Interesting Sashiko fact number one: Fireman used to be hailed as rock stars in ancient Japan due to their protection of the paper lined houses - their coats were made of many layers of cloth and stored in barrels of water for protection from the heat. Sashiko stitching was used to hold all the layers of cloth together and even today firemen parade at ceremonies flashing their coats open and shut to show off the decorative (yet very practical) stitching.

Anna: One of my best bits of the whole show was finally seeing in the flesh the Melody Miller range for Kokka, Ruby Star Rising. It is as fantabulous as I had hoped. I had a total star struck moment during a class when two ladies wearing lots of this lovely range came and stood beside me. As I knew it wasn't available yet I knew one of them must be Melody Miller herself. How excited was I?
the lovely Melody Miller and me
Ruby Star Rising by Melody Miller for Kokka - check out the viewfinder print- how could you not want that?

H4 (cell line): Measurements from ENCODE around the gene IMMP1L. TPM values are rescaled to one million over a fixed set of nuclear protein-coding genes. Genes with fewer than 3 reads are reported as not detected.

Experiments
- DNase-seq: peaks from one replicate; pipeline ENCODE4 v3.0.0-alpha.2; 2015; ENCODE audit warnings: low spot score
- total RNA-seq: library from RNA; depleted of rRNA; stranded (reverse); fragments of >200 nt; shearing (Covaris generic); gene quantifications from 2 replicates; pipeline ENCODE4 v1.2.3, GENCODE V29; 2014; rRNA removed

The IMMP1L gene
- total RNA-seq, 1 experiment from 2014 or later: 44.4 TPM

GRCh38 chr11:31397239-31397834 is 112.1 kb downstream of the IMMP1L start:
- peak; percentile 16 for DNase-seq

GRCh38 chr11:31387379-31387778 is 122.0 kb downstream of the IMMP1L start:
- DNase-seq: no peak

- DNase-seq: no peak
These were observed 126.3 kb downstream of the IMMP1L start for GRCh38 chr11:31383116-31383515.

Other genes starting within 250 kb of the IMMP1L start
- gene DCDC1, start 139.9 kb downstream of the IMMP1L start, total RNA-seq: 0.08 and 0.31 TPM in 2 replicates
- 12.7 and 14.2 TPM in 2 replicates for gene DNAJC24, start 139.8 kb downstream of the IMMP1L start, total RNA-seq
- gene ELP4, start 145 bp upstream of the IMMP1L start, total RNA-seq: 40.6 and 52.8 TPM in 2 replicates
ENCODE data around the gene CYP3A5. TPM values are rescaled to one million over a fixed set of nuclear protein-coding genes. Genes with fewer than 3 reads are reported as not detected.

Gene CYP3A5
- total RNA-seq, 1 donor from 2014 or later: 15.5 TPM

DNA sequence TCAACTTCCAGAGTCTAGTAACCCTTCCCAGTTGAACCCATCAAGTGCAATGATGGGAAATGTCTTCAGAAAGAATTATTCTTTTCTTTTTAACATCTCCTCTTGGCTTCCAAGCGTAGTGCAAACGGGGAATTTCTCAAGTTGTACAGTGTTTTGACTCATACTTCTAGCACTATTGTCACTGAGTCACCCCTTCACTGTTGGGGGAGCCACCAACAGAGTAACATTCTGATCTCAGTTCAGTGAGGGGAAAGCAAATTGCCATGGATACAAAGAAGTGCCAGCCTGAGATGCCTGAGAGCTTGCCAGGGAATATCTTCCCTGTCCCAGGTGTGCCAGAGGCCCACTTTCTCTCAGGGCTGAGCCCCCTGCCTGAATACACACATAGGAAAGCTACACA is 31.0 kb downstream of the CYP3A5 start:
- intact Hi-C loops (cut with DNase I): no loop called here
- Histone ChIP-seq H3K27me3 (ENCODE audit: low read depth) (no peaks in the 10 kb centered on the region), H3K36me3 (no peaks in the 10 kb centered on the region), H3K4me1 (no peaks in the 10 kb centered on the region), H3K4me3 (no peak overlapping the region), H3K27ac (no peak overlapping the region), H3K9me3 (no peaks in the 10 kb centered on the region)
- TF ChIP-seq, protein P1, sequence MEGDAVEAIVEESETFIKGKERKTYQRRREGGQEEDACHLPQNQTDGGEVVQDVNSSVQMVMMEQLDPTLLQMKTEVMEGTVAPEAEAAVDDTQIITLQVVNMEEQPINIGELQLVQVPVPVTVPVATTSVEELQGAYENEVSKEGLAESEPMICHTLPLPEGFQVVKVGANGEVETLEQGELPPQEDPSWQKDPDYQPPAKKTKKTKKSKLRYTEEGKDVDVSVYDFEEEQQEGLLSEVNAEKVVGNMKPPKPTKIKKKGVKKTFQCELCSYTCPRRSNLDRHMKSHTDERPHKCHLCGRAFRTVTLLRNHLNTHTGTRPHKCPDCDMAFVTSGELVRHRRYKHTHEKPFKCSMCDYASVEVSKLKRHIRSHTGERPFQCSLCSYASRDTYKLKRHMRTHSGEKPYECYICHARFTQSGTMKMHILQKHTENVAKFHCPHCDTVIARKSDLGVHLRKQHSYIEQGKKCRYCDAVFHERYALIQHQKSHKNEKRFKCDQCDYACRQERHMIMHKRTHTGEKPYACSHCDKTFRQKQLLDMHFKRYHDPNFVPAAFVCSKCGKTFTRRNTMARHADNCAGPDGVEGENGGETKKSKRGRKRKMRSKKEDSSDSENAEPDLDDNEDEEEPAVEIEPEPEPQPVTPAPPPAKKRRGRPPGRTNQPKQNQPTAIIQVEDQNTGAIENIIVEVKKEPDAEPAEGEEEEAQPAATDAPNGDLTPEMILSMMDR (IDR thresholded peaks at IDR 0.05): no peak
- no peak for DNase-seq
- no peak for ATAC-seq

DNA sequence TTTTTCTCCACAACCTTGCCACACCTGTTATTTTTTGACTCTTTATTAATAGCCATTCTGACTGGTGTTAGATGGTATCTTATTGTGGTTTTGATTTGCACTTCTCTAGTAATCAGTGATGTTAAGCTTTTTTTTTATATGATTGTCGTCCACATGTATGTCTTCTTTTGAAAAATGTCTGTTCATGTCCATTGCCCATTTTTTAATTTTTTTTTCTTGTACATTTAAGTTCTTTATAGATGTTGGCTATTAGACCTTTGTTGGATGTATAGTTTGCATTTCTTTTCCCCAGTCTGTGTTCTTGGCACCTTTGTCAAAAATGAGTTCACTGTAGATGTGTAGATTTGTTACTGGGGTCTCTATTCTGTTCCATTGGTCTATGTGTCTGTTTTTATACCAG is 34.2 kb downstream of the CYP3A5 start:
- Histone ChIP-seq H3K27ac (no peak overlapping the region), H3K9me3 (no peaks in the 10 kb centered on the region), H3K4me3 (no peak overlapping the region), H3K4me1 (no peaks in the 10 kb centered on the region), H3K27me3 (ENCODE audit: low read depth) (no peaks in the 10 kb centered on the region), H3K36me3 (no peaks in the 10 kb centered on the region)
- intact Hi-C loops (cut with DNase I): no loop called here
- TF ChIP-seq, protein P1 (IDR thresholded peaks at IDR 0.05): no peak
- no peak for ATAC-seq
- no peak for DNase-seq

And of course very very very exciting is the new Echino Autumn 2010 range - how could we not love this?
Bird's featured again in the designs - and much of the colour palette is the same as we have already seen from previous echino ranges - so it will mix and match well with what you and we already have!
I'm thinking about an echino giveaway - how about being one of the first people in the UK to own an echino 2010 fat eighth pack? To win one of these just write a comment about how much you love echino below and we'll randomly select a winner in 2 weeks time!
The very talented Cynthia Mann from Birch Fabrics